There are other creative ways to absorb the language you’re learning, too. For example, some streaming services have voice tracks or subtitles in a range of languages. When you watch a certain show, adjust the settings to your preferences. Maybe you’d like to watch it dubbed and subtitled in the language you’re learning. Or maybe you’d prefer to split it, dubbed in the language you’re learning with subtitles in your native language, or vice-versa.
For instance, I recently watched The Princess Diaries dubbed in Italian, because I know the movie extremely well. While I started the movie with English subtitles, I eventually switched them over to Italian, since I already knew what they were saying in English. Within about a minute, I noticed how quickly I was picking up expressions in Italian!
I’ve watched baking shows this way, as well, and it’s so much fun. With any show that has a clear context like that, it’s also easy to understand what’s happening, so it’s just as easy to guess what they’re probably saying.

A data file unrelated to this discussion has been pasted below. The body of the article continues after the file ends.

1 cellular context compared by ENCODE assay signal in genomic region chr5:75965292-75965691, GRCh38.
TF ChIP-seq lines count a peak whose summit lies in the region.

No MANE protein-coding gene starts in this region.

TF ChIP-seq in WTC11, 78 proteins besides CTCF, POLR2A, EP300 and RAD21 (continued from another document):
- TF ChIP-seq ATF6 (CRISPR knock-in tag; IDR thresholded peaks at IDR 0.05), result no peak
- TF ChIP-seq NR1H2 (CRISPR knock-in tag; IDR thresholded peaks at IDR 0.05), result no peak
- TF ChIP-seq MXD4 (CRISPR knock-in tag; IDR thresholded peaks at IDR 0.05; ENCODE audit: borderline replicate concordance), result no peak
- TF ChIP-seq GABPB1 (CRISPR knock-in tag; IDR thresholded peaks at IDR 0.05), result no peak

5. Read books and magazines in the language you’re learning.
I’ve also read books I know well in other languages. For instance, I’ve read most of the Harry Potter series in German, and the first book I read in Italian was a translation of Antoine de Saint-Exupéry’s The Little Prince. Plus, we introverts are big readers anyway, so why not combine the learning-a-new-language with some leisurely reading?
6. Take a language class, either online or in person.
Although the tips above are all great ways to learn a new language, and are extremely introvert-friendly, in order to become truly fluent, other people need to eventually be part of the language-learning process.
One of these is taking a language class. If you’re especially nervous about doing that, try a smaller class. It may seem intimidating because everyone is expected to talk, but it’s a great way to learn and get plenty of individual attention, too.
My very first German class had six people in it. Yes, I had to spend a lot of time talking. But I was with a group of people who were all learning, as well, and we had to figure things out together. It was incredibly supportive and fun, and is part of the reason why I stuck with learning a language that was a challenge, grammar-wise.